Sam squealed when I kicked him! :/
   

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Sam squealed when I kicked him! :/

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        07-26-2013, 03:00 AM
      #1
    Weanling
    Sam squealed when I kicked him! :/

    I was riding tonight and he had been really resistant to bending and kept trying to cut corners. I tried (as I'd been trying the whole time I'd been riding) to get him back over to the rail with leg pressure and reins, and finally when he dropped in on a corner I gave him a fairly big kick with my inside leg, and he let out a little squeal. Quiet, but I'm pretty sure it was a squeal. I wasn't wearing spurs and was riding in sneakers, plus my "big kicks" are pretty mild. There's no way it should have hurt him.

    So my question is do you think there's something wrong with him that's giving him pain in his barrel, or might he have squealed in bratty protest? I got off and felt his sides and he didn't react. I've never heard a horse squeal like that in reaction to anything done by a person, and I felt really awful. :(

    (PS, I'm having a vet come out for a checkup next week anyway, but I wanted to see what you all thought because if it seems like there might be something wrong I won't ride him until he sees the vet)
         
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        07-26-2013, 03:42 AM
      #2
    Weanling
    Oh, another thing (I don't see an edit button). This is the first time I've given him a kick. I've had him a week and a half, and today was the fourth time I rode (I've been there every day, but sometimes I just lunged and sometimes just hung out with him).

    Like I said above, I got off immediately and felt his side, putting pressure all around the area my boot falls — no reaction, and he was calm. Is it possible he was startled? Or grumpy about the correction? Probably not, but I just really hope nothing is hurting him :(
         
        07-26-2013, 03:50 AM
      #3
    Started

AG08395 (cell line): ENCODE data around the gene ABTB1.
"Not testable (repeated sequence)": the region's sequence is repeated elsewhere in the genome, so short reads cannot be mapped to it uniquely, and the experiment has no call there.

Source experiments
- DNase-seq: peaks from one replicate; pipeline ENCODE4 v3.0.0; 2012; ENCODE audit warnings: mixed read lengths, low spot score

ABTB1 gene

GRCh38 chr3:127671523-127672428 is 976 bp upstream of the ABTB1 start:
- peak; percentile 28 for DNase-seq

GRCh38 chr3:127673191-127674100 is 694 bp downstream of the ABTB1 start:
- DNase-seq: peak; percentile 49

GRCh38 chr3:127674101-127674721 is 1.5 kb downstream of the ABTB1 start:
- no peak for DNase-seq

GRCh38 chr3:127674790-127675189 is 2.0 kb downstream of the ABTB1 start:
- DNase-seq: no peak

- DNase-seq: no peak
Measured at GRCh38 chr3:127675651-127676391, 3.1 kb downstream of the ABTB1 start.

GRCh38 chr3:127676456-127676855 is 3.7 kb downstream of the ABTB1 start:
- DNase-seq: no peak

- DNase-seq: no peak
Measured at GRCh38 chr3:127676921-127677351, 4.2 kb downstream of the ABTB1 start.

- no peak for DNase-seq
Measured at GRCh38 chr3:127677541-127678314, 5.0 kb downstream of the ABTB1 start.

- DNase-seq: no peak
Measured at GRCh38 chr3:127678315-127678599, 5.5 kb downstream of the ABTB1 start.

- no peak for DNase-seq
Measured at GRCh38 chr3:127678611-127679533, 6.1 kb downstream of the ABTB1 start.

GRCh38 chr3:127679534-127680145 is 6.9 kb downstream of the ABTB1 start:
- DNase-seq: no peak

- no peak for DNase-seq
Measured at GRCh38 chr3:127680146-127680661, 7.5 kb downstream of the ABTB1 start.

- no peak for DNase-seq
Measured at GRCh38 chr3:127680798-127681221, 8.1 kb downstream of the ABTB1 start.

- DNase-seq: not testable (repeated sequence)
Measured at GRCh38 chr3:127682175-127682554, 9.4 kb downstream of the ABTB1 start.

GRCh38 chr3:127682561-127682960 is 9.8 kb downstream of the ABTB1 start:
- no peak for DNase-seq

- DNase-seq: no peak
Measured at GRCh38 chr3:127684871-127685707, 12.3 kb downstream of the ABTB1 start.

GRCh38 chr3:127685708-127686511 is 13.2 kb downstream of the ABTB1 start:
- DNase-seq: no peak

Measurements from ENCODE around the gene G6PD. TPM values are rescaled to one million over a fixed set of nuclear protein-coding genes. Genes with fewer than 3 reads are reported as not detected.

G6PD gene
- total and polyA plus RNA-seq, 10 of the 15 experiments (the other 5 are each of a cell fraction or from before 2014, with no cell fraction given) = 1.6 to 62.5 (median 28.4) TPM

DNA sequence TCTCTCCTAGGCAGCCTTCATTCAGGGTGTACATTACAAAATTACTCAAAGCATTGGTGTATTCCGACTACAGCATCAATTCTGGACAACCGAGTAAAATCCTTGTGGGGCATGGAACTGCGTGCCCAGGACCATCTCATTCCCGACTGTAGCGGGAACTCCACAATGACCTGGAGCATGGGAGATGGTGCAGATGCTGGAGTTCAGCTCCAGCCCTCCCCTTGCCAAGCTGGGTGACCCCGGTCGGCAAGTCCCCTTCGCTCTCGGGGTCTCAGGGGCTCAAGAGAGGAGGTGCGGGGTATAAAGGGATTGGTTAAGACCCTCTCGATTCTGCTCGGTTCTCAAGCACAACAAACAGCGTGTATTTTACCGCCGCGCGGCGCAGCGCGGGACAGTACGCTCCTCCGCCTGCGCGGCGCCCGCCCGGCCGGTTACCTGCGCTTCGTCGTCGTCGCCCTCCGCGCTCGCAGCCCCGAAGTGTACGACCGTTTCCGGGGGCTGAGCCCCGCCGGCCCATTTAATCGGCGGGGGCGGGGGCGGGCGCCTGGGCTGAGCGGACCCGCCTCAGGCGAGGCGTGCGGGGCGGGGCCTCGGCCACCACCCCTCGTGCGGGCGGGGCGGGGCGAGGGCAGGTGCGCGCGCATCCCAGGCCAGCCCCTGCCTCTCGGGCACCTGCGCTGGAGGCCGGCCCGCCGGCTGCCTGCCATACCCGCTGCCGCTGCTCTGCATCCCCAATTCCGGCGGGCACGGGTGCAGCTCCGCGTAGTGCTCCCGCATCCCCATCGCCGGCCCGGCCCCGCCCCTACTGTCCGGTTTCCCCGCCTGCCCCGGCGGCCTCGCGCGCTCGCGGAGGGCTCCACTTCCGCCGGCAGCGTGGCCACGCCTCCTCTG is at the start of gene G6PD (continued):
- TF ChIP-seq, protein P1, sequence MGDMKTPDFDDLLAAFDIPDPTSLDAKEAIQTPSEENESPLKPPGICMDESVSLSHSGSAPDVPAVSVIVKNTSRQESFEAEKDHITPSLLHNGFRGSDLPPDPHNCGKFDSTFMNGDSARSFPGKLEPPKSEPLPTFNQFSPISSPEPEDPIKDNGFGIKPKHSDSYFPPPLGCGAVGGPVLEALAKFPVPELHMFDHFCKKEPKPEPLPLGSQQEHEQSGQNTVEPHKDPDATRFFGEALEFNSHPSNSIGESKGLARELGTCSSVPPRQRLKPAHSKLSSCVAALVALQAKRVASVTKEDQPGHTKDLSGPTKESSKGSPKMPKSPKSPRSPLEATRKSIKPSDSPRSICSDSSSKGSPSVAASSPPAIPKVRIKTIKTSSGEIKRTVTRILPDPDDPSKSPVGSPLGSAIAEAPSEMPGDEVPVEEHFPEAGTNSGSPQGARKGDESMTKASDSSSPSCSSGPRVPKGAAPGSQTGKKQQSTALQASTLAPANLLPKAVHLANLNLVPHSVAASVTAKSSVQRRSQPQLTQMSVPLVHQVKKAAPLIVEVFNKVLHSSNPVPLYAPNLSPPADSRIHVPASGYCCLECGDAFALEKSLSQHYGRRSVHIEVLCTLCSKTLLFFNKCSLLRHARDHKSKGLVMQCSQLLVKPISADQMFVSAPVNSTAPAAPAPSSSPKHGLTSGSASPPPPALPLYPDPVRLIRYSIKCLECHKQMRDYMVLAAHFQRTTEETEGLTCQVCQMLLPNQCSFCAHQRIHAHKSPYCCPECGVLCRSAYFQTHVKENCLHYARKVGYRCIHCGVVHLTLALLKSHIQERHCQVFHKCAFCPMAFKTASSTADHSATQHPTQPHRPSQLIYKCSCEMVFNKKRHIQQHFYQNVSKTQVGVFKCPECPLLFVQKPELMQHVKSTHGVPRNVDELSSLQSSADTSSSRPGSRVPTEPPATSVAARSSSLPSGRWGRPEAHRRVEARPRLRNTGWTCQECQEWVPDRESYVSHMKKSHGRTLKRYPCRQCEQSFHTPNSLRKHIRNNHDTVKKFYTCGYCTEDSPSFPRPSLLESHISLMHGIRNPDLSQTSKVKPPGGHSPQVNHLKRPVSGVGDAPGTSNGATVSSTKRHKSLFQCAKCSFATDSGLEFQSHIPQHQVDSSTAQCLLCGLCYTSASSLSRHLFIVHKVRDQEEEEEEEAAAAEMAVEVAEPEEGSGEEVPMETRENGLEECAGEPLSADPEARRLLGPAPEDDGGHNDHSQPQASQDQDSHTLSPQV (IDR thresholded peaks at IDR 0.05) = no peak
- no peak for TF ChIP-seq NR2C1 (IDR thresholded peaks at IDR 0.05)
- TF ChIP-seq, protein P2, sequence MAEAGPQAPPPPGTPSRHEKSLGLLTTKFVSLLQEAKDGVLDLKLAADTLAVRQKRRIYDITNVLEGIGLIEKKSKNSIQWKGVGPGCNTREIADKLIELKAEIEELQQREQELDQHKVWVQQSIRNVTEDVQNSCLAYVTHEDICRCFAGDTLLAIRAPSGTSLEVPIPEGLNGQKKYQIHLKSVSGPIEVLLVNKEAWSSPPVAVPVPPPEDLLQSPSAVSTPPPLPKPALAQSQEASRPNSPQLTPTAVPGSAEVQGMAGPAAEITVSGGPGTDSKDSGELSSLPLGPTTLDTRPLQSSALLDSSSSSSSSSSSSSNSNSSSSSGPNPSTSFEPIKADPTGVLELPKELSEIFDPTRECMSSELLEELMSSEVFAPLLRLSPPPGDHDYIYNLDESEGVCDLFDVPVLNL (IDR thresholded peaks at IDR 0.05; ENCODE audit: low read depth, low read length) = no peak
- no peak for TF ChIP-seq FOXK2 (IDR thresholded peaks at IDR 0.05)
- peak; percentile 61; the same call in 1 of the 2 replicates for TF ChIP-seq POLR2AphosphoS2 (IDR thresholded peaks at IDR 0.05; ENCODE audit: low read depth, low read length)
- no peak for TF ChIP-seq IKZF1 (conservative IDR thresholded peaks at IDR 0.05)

It sounds to me like he was being a brat. It COULD be something like ulcers, but then you would usually see other symptoms, and since there's really no way you could have hurt him (humans are weak in comparison, and wearing sneakers there wasn't anything to get a good 'boot' in with) and he didn't react to other (I'm assuming similar pressure) prodding, it sounds like bratty behaviour. If you're concerned I would bring it up with the vet, but I wouldn't be too alarmed.
         
        07-26-2013, 03:53 AM
      #4
    Weanling
    Thank you! I will definitely mention it to the vet. I've suddenly morphed into a paranoid, overprotective mama, so I'm hoping that's all this is, but it really helps to hear what others think :)
         
        07-26-2013, 05:07 AM
      #5
    Showing
    I'm an interesting horse owner.. when a horse I ride reacts in a way I don't like I usually try it again to see if I caused the reaction or it was a coincidence.

    So say you kick the horse and he squeals, do it again and he doesn't. Then you know he's being bratty and since you didn't respond he figured that wouldn't get him out of listening.

    Now say you kick the horse and he squeals, and you do it again and he squeals again. That's when I would think about pain issues.

    The fact he was having issues bending may be because he is rather stiff or his muscles are constricted due to injury or not warming up properly. Or he may just not be yielding the way he should and therefore is not bending when you cue him to.

    It could be ulcers or maybe the saddle shifting caused issues.. who knows.

    Best thing to do would be to check every possible cause, starting with pain issues.

    How is he when it comes to flexing or yielding on the ground?
         
        07-26-2013, 05:22 AM
      #6
    Weanling
    That makes sense, Sky, but I think I'll wait to try and duplicate the reaction since the vet is coming so soon. I don't want to hurt him again if that's what happened!